12. The method of claim 10, further comprising the step of the application using the transaction data returned from the wireless messaging infrastructure to generate a response to the caller that sent the original paging message.
13. The method of claim 10, wherein data generated by the wireless messaging infrastructure is included along with the transaction data that is returned from the wireless messaging infrastructure to the application platform.
14. The method of claim 10, wherein the transaction data returned from the wireless messaging infrastructure is used to keep track of the flow of information through the application platform.
15. The method of claim 14, wherein a home messaging switch in the wireless messaging infrastructure comprises the database where the data that is sent by the application is stored.
16. The method of claim 14, further comprising the step of the wireless messaging infrastructure returning the data to the application when a response is received from the pager.
17. The method of claim 16, wherein the wireless messaging infrastructure is caused to return the data with the response from the pager by designating the data as an optional field that when used sets a bit in the wireless messaging infrastructure database that causes the database to return the data with the response from the pager.
18. In a paging system, a method for tracking transaction data regarding paging messages, the paging system having an application platform, a wireless messaging infrastructure, and a pager, the application platform including an application for facilitating the sending of paging messages from an external system, the wireless messaging infrastructure having a database, the method comprising the steps of:
(a) the application using a code library to send at least one networking message to the wireless messaging infrastructure;
(b) the database in the wireless messaging infrastructure being instructed by the networking message to store the transaction data that is sent from the application platform such that the application platform does not need to store the transaction data; and
(c) the database in the wireless messaging infrastructure returning at least some of the transaction data that was not stored at the application platform to the application platform when a response is received from the pager.
19. The method of claim 18, wherein the database in the wireless messaging infrastructure is caused to return the transaction data with the response from the pager in step (c) by designating the transaction data as an optional field that when used sets a bit in the wireless messaging infrastructure database that causes the database to return the transaction data with the response from the pager.
20. In an application for facilitating the transmission of paging messages through a wireless messaging infrastructure, the paging messages originating from an external system, a method for allowing the application to store data in the wireless messaging infrastructure, the method comprising the steps of:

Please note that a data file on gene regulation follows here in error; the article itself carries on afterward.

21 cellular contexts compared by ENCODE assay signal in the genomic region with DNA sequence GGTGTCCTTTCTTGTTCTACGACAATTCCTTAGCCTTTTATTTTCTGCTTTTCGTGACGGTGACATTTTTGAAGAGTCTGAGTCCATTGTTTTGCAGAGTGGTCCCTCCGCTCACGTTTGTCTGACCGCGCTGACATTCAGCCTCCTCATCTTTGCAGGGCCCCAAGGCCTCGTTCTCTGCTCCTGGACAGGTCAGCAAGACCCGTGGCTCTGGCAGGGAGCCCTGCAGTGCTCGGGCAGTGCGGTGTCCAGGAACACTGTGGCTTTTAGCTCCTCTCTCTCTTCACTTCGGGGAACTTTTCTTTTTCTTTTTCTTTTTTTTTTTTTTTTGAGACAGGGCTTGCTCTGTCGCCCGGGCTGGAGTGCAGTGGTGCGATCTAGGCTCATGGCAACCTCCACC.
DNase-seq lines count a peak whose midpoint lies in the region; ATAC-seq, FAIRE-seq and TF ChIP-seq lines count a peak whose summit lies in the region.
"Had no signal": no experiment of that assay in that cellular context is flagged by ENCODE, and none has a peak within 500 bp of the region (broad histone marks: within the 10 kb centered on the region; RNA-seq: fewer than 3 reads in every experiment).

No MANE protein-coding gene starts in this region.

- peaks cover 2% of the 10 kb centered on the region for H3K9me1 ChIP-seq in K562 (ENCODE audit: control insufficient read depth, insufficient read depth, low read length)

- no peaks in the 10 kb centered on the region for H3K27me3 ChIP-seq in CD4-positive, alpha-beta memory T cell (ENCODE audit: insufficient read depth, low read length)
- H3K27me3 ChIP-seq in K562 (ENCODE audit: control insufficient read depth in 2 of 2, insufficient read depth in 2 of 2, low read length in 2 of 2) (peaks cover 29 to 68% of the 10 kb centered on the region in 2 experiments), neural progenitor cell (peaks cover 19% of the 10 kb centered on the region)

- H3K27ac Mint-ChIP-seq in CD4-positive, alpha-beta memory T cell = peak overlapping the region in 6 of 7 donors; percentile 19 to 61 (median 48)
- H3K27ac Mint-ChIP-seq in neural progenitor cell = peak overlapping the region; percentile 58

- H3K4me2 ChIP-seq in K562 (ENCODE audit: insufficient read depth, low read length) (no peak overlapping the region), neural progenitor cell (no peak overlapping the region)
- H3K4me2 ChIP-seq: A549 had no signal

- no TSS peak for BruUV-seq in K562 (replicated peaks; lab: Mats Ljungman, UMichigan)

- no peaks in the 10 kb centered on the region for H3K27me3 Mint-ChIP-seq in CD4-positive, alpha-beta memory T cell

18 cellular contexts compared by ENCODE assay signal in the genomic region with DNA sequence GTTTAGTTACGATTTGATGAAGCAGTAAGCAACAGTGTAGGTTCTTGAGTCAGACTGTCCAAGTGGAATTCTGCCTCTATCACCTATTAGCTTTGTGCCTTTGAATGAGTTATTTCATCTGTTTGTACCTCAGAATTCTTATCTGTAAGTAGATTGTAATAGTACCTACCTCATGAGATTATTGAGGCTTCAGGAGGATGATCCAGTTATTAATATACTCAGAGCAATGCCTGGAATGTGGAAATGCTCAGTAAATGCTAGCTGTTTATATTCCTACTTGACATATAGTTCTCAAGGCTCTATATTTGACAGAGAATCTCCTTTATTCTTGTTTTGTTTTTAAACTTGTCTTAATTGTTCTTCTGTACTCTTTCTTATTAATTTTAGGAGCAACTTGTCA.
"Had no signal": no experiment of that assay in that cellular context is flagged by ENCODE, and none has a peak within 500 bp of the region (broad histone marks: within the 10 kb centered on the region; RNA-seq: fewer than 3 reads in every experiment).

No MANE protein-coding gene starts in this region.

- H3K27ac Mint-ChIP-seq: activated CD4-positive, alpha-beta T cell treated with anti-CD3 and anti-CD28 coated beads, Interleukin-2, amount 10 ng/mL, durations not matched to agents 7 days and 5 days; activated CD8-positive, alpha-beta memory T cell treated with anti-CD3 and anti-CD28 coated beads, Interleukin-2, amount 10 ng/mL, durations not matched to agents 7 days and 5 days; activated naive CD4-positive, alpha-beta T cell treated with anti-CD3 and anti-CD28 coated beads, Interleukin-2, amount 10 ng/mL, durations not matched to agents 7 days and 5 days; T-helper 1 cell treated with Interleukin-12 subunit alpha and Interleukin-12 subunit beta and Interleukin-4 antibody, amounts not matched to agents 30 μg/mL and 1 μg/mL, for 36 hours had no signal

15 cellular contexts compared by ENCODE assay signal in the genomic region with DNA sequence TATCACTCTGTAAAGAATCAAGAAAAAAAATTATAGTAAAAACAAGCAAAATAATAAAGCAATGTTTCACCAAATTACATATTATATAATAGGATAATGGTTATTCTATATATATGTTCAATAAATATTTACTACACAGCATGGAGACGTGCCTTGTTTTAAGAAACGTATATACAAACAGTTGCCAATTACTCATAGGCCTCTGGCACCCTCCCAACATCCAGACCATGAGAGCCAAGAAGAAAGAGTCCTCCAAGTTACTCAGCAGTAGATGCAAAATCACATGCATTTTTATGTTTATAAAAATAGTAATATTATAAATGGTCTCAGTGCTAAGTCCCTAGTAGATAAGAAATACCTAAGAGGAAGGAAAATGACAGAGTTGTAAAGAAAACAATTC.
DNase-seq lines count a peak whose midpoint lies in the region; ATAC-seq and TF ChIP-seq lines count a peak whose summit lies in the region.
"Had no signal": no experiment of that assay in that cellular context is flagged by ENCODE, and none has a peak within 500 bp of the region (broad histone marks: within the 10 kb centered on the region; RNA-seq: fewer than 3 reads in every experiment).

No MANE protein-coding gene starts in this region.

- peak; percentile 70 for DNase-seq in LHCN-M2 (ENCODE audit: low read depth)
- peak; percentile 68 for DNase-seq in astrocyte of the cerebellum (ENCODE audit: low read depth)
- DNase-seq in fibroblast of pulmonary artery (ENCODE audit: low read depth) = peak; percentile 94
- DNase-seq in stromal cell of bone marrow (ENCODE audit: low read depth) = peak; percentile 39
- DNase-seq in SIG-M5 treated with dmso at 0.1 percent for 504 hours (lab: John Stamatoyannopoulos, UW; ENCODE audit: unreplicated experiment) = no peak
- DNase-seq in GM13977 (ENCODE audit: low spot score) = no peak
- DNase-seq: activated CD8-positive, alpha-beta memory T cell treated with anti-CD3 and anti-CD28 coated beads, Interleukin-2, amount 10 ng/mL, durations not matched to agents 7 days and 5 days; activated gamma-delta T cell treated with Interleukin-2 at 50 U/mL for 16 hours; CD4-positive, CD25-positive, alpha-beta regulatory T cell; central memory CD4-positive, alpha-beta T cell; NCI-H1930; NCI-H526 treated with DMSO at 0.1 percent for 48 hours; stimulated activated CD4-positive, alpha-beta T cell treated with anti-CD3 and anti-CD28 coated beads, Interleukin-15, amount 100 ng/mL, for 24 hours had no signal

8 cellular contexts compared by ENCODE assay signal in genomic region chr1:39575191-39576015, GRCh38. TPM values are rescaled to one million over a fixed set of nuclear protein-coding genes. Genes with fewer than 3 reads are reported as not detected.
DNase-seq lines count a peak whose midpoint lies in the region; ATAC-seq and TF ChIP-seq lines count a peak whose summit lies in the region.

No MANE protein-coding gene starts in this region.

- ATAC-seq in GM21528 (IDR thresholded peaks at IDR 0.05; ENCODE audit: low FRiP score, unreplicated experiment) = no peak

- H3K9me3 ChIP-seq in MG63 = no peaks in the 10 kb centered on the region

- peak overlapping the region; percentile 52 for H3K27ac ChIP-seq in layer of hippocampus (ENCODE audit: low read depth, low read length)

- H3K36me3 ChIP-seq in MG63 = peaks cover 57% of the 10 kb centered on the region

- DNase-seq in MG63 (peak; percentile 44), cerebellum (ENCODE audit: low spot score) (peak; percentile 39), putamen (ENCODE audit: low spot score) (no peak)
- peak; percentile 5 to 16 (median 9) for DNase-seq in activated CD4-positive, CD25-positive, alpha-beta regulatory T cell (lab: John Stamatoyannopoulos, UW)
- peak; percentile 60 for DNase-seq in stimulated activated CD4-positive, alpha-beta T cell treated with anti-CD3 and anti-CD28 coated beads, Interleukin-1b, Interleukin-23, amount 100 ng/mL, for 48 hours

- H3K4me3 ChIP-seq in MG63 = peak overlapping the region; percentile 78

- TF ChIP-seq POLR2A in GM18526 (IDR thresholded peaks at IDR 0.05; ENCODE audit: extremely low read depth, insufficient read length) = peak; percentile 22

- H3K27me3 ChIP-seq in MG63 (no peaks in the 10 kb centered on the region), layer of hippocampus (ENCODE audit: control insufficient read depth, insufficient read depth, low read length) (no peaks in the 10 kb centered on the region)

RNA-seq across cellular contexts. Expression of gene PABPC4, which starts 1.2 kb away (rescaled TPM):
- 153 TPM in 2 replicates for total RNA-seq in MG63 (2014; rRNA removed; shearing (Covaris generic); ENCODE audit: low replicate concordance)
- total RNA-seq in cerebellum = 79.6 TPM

(a) the application collecting certain data in relation to the paging messages;
(b) the application accessing a code library that can be used to generate networking messages to the wireless messaging infrastructure; and
(c) the application using the code library to generate at least one networking message that instructs the wireless messaging infrastructure to store data sent by the application in a database in the wireless messaging infrastructure, the application not storing at least some of the data, the application instead relying on receiving at least some of the stored data from the database in the wireless messaging infrastructure when the data is needed by the application.
Description
FIELD OF THE INVENTION

The present invention relates to wireless messaging systems in general and, in particular, to methods for tracking information in wireless messaging systems.

BACKGROUND OF THE INVENTION

Wireless messaging systems such as paging systems have undergone significant changes in the past 20 years. Early paging units were simple radio receivers that beeped upon receipt of a paging signal from a paging service. With advancements in paging technology, it became possible to send message data to a paging unit. This message data could include alphanumeric messages. For example, a paging message could tell the user to call home, call the office, stop by the dry cleaners, etc. An increasing percentage of the information transmitted through these paging systems began coming from computerized sources, rather than through telephone numeric keypad entry. Such messages were entered as text into specialized computer programs that were only used for sending messages to pagers.

More recently, paging devices have been undergoing a revolution. New features in pagers include the ability to: accept binary data as well as text or numbers; transmit messages back to the caller; and be embedded into machines, such as a vending machine that can signal a home base on its own initiative when it is in need of servicing. Now technology is being developed to allow paging messages to come from sources such as E-mail or the World Wide Web.

In order for a separate system such as E-mail or the World Wide Web to be connected to a wireless messaging infrastructure that is used by the paging system, a computer software application must be developed to facilitate the flow of information between the two systems. The computer software application is run on an application platform that includes all of the hardware and supplemental software needed to run the application. Developers who wish to write such applications face many obstacles. For example, to write an application a developer may be required to know all of the coding formats that are being used over the air in the wireless messaging system and the types of pagers that are being used. Additional complexity has been added by the vast numbers of existing programs, computer platforms, and user interfaces that currently exist for paging systems.